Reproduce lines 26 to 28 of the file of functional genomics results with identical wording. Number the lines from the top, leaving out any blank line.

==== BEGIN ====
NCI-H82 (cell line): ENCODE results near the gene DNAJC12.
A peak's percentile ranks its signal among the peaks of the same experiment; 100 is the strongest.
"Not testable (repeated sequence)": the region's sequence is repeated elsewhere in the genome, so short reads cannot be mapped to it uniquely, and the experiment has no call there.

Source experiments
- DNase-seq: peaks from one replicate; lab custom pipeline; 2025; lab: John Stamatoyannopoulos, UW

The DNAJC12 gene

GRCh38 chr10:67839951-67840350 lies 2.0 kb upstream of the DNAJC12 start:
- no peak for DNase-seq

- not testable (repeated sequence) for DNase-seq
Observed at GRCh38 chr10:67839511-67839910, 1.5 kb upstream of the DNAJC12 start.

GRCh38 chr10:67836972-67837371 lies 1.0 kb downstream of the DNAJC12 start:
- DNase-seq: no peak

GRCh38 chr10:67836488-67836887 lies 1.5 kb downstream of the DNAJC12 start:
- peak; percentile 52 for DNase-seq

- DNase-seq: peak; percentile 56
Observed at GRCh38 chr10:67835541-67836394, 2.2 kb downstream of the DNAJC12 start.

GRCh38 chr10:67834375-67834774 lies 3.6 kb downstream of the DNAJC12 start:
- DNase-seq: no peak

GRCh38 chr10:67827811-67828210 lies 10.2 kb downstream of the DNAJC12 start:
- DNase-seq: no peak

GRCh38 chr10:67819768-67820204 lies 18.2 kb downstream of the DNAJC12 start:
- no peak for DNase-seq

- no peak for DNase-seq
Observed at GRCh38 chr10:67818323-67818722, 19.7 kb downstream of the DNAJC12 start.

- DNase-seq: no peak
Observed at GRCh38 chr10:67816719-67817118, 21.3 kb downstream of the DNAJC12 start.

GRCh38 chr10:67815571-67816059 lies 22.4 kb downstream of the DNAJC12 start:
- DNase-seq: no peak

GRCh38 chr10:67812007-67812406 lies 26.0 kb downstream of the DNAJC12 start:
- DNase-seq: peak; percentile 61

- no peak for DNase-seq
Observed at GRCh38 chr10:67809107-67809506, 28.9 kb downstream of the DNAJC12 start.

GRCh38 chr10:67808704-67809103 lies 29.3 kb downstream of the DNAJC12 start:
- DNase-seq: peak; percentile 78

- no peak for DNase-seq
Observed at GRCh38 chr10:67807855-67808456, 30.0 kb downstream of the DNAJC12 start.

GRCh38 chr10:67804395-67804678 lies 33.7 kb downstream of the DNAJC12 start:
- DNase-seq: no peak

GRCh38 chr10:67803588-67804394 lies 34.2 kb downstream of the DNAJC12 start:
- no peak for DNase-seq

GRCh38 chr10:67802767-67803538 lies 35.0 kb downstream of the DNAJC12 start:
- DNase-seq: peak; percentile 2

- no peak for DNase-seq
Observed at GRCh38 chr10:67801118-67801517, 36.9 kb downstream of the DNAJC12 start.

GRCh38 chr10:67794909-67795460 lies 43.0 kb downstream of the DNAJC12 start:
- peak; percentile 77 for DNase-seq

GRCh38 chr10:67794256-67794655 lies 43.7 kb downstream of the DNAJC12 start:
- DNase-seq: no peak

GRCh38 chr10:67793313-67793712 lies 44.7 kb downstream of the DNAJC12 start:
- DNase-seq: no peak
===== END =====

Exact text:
Observed at GRCh38 chr10:67816719-67817118, 21.3 kb downstream of the DNAJC12 start.

GRCh38 chr10:67815571-67816059 lies 22.4 kb downstream of the DNAJC12 start:
- DNase-seq: no peak